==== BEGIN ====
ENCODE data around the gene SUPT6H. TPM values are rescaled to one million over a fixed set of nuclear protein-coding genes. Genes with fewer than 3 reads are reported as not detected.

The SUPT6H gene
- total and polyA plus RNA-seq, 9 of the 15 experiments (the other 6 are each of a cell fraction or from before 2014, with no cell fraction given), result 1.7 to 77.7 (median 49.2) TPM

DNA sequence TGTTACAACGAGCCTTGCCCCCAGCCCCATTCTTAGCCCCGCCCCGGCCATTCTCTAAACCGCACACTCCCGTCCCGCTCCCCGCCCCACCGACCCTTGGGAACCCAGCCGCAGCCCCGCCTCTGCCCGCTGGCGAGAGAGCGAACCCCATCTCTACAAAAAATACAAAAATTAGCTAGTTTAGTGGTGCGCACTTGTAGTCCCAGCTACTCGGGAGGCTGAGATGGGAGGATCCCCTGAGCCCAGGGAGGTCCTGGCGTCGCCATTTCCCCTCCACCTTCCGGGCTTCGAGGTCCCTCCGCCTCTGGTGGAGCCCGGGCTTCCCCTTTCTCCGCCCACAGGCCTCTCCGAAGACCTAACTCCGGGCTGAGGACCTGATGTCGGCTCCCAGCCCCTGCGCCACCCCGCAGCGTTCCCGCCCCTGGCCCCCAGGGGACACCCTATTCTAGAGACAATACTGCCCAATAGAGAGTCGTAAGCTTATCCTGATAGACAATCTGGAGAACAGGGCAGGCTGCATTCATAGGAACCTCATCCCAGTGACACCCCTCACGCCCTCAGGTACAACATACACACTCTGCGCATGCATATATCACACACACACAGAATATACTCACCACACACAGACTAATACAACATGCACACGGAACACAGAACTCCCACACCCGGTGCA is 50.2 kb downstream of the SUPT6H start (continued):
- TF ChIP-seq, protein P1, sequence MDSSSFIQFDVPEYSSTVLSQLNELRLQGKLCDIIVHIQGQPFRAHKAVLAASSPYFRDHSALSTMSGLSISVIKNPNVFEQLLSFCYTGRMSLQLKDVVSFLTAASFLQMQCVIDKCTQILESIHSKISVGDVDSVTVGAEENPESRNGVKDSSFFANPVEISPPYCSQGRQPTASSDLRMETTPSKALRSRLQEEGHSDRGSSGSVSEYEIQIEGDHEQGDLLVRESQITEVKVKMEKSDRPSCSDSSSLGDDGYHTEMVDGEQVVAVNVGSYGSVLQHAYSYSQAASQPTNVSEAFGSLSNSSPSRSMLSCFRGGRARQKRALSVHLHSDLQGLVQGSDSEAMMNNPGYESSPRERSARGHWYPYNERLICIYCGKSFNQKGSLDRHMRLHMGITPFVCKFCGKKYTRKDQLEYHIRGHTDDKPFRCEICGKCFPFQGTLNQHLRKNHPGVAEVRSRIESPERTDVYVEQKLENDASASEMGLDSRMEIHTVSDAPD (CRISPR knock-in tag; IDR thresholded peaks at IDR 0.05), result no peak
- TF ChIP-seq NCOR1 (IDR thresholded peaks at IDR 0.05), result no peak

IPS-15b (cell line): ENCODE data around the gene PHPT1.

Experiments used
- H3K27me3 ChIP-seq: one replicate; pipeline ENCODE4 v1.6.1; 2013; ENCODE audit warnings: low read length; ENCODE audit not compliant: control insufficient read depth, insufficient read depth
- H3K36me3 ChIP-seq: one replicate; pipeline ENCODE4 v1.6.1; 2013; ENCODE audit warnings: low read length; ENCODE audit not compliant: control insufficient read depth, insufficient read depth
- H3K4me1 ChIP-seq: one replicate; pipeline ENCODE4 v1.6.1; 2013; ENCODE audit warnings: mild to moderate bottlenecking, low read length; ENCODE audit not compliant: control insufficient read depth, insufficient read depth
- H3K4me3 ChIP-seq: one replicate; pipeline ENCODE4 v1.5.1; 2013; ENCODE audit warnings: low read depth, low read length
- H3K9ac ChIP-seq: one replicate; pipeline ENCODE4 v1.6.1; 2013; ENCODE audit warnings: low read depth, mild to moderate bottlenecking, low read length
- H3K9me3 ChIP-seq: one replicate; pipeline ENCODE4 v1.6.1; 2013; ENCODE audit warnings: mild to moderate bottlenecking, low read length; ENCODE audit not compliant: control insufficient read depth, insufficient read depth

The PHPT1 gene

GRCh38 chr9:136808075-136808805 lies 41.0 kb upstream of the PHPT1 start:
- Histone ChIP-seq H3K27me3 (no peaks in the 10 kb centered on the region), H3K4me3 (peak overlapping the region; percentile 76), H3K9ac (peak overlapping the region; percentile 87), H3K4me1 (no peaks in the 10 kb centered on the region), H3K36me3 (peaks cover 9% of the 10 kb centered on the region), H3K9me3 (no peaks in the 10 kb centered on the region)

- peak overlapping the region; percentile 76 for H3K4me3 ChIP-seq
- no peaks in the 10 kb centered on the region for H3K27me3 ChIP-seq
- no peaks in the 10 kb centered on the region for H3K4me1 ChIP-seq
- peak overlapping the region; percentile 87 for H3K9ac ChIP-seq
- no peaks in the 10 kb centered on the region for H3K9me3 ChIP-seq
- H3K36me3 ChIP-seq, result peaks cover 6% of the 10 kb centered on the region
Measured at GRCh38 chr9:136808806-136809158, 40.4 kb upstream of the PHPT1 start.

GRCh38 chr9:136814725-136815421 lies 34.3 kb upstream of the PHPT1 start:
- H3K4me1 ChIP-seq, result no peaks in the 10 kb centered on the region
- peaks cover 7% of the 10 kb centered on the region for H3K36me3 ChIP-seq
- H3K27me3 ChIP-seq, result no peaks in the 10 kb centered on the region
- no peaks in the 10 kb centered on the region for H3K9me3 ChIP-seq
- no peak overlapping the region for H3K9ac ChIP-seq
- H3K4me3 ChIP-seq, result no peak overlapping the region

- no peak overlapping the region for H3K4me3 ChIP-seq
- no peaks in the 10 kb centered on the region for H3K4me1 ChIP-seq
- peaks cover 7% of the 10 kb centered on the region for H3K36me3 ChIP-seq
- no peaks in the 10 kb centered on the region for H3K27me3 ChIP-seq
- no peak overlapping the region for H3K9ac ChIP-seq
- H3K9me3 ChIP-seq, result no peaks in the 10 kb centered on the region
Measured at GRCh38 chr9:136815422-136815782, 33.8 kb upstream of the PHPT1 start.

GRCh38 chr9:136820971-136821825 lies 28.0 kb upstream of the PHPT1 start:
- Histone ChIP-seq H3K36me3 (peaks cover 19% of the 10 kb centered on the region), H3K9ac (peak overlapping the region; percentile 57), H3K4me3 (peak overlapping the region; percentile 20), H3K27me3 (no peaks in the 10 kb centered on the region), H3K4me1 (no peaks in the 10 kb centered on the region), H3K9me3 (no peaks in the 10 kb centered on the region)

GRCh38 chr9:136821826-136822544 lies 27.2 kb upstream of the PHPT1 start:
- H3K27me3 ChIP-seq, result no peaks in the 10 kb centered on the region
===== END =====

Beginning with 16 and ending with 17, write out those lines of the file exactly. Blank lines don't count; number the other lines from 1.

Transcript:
GRCh38 chr9:136808075-136808805 lies 41.0 kb upstream of the PHPT1 start:
- Histone ChIP-seq H3K27me3 (no peaks in the 10 kb centered on the region), H3K4me3 (peak overlapping the region; percentile 76), H3K9ac (peak overlapping the region; percentile 87), H3K4me1 (no peaks in the 10 kb centered on the region), H3K36me3 (peaks cover 9% of the 10 kb centered on the region), H3K9me3 (no peaks in the 10 kb centered on the region)